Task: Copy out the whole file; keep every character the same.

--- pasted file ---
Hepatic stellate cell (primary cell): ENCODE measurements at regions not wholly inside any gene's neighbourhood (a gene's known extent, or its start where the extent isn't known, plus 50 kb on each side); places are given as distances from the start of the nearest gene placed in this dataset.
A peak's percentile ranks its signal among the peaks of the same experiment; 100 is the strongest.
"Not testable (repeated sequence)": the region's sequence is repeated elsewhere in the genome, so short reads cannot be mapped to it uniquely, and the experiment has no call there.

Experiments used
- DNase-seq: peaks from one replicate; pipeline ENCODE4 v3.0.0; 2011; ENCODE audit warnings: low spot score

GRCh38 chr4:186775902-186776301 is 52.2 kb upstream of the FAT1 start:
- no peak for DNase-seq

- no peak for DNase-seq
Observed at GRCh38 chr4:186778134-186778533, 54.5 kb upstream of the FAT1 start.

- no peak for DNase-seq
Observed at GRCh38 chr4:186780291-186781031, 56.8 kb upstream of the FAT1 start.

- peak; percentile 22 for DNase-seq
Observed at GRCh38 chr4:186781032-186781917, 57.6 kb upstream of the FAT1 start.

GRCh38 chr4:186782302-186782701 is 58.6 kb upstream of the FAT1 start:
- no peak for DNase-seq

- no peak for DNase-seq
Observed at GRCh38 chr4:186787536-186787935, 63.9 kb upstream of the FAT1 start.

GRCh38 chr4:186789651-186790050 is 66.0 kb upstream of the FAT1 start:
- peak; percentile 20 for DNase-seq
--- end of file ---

Hepatic stellate cell (primary cell): ENCODE measurements at regions not wholly inside any gene's neighbourhood (a gene's known extent, or its start where the extent isn't known, plus 50 kb on each side); places are given as distances from the start of the nearest gene placed in this dataset.
A peak's percentile ranks its signal among the peaks of the same experiment; 100 is the strongest.
"Not testable (repeated sequence)": the region's sequence is repeated elsewhere in the genome, so short reads cannot be mapped to it uniquely, and the experiment has no call there.

Experiments used
- DNase-seq: peaks from one replicate; pipeline ENCODE4 v3.0.0; 2011; ENCODE audit warnings: low spot score

GRCh38 chr4:186775902-186776301 is 52.2 kb upstream of the FAT1 start:
- no peak for DNase-seq

- no peak for DNase-seq
Observed at GRCh38 chr4:186778134-186778533, 54.5 kb upstream of the FAT1 start.

- no peak for DNase-seq
Observed at GRCh38 chr4:186780291-186781031, 56.8 kb upstream of the FAT1 start.

- peak; percentile 22 for DNase-seq
Observed at GRCh38 chr4:186781032-186781917, 57.6 kb upstream of the FAT1 start.

GRCh38 chr4:186782302-186782701 is 58.6 kb upstream of the FAT1 start:
- no peak for DNase-seq

- no peak for DNase-seq
Observed at GRCh38 chr4:186787536-186787935, 63.9 kb upstream of the FAT1 start.

GRCh38 chr4:186789651-186790050 is 66.0 kb upstream of the FAT1 start:
- peak; percentile 20 for DNase-seq